Appellate Court Allowed a Plaintiff to Pursue a Claim Against a Lender By Alleging That the Lender Had No Interest in the Debt or Property
In Sciarratta v. U.S. Bank National Association, a California Appellate Court allowed a plaintiff to pursue a claim against a lender for wrongful foreclosure by alleging that the home was wrongfully foreclosed upon by an entity with no interest in either the debt or the property. In June 2005, plaintiff obtained a $620,000 loan secured by her property in Riverside, California. She executed a promissory note secured by a deed of trust identifying the lender as Washington Mutual Bank. Washington Mutual went into receivership and JPMorgan Chase acquired its assets, including plaintiff’s loan. Chase subsequently assigned the deed of trust and promissory note to Deutsche Bank National Trust Company. Chase recorded an assignment of deed of trust assigning the deed of trust and promissory note to Bank of America. On the same date, Trustee, California Reconveyance Company (“CRC”) recorded a Trustee’s Deed Upon Sale on behalf of Bank of America as a foreclosing beneficiary under the deed of trust. Bank of America acquired the property at a foreclosure sale. Plaintiff sued Chase, Deutsche, CRC and others for wrongful foreclosure arguing that Bank of America had no right to foreclose, because the assignment was void and it had no interest in the debt or the property. The trial court sustained the defendants’ demurrers without leave to amend and dismissed the complaint. The Court of Appeals reversed holding that the alleged foreclosure by an entity with no interest in the property sufficed to establish the requisite prejudice. The Appellate Court relied upon Yvanova v. New Century Mortgage Corp. (2016) 62. Cal.4th 919, wherein the California Supreme Court held that where a homeowner alleges a nonjudicial foreclosure sale was wrongful because of a void assignment, the homeowner has standing to sue for wrongful foreclosure.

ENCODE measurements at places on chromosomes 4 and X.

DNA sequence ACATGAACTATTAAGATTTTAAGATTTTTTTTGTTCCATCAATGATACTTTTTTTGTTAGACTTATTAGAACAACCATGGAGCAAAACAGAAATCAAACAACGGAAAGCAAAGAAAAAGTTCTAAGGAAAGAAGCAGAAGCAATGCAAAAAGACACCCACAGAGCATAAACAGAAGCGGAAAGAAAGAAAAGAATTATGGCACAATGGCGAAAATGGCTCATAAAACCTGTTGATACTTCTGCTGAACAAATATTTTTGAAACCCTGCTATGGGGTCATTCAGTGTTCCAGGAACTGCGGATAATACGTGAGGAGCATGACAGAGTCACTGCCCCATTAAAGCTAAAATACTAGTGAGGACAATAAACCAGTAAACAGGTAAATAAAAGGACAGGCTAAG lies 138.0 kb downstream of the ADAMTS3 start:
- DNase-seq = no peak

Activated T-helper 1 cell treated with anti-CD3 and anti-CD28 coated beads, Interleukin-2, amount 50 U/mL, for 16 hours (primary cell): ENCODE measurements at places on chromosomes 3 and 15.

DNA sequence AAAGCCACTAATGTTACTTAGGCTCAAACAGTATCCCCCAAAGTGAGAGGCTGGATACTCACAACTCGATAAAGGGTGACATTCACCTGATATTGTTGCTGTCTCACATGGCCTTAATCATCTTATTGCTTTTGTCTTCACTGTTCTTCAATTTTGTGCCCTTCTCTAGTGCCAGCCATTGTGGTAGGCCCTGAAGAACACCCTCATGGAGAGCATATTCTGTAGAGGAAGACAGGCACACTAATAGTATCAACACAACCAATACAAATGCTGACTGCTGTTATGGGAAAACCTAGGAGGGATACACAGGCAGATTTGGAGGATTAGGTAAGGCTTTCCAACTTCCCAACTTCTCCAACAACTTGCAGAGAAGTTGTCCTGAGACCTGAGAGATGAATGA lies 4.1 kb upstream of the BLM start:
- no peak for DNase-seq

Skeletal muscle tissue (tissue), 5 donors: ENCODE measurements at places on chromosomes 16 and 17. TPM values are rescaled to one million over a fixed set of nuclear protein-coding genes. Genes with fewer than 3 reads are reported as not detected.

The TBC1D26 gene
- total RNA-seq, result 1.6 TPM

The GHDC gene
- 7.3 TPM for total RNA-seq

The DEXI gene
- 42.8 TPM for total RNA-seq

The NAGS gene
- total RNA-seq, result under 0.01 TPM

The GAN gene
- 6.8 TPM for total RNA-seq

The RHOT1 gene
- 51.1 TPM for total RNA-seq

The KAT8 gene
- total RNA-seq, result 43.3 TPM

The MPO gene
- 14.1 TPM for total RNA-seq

Shannon B. Jones, Partner